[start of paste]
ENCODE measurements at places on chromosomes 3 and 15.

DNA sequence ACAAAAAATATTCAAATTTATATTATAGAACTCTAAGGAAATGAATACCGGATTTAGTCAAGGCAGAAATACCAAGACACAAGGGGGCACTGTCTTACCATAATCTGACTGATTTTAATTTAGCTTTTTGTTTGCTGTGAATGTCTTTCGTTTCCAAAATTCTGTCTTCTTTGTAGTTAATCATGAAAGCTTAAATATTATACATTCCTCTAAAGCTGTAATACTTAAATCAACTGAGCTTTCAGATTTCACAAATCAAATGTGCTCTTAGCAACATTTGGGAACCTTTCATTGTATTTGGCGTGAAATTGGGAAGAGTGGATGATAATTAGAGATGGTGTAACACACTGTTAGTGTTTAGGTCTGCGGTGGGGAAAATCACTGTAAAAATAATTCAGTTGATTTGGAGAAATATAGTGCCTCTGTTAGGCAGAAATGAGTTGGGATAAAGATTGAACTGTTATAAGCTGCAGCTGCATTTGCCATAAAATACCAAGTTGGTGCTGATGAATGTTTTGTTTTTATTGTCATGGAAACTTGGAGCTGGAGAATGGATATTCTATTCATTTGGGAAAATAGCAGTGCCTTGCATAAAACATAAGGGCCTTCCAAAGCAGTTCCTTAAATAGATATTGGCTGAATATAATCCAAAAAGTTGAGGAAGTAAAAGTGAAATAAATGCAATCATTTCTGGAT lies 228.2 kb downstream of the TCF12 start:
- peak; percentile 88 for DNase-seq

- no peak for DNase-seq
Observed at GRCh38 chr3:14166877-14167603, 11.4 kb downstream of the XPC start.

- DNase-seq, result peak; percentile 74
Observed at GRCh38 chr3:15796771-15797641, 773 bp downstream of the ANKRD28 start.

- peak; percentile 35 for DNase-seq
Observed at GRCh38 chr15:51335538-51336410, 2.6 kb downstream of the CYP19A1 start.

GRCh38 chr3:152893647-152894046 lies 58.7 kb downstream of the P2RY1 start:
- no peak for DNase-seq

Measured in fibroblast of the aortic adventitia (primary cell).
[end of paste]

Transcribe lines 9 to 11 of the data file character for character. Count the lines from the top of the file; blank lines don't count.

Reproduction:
Observed at GRCh38 chr15:51335538-51336410, 2.6 kb downstream of the CYP19A1 start.

GRCh38 chr3:152893647-152894046 lies 58.7 kb downstream of the P2RY1 start:
- no peak for DNase-seq